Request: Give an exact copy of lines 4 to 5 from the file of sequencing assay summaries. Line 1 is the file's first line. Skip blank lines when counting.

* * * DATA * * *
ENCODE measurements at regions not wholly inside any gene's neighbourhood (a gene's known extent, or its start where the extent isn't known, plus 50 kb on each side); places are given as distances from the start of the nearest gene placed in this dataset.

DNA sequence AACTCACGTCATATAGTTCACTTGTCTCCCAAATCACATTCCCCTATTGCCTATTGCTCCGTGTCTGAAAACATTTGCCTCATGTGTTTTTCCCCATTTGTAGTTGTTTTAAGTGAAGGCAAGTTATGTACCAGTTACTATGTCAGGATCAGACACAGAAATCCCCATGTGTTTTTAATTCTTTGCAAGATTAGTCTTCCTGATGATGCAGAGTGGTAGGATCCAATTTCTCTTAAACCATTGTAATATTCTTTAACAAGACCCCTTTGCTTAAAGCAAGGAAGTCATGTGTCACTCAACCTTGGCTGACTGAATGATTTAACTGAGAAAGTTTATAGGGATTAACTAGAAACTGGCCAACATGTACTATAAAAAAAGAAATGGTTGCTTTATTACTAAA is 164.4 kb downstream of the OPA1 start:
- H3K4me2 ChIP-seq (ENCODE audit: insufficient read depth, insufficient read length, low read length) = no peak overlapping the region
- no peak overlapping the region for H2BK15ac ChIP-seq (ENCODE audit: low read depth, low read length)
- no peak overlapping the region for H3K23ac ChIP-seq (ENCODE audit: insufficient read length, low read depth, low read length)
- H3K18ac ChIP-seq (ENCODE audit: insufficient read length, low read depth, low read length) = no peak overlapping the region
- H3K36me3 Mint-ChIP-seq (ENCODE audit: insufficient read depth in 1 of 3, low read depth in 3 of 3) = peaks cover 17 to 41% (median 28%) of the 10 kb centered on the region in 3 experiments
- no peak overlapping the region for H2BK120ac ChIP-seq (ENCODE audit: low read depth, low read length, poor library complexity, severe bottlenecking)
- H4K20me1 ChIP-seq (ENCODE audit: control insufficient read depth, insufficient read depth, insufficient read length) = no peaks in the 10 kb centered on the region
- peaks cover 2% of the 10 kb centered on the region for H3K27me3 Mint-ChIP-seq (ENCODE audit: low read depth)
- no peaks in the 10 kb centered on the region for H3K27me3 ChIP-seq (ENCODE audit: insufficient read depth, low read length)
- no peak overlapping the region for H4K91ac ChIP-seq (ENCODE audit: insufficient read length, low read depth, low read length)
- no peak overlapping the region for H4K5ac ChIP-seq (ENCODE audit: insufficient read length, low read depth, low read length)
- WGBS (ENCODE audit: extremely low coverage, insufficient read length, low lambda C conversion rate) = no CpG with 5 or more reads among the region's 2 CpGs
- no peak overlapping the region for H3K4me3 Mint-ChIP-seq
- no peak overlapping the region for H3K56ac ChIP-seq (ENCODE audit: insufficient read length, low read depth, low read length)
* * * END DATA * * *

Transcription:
- no peak overlapping the region for H2BK15ac ChIP-seq (ENCODE audit: low read depth, low read length)
- no peak overlapping the region for H3K23ac ChIP-seq (ENCODE audit: insufficient read length, low read depth, low read length)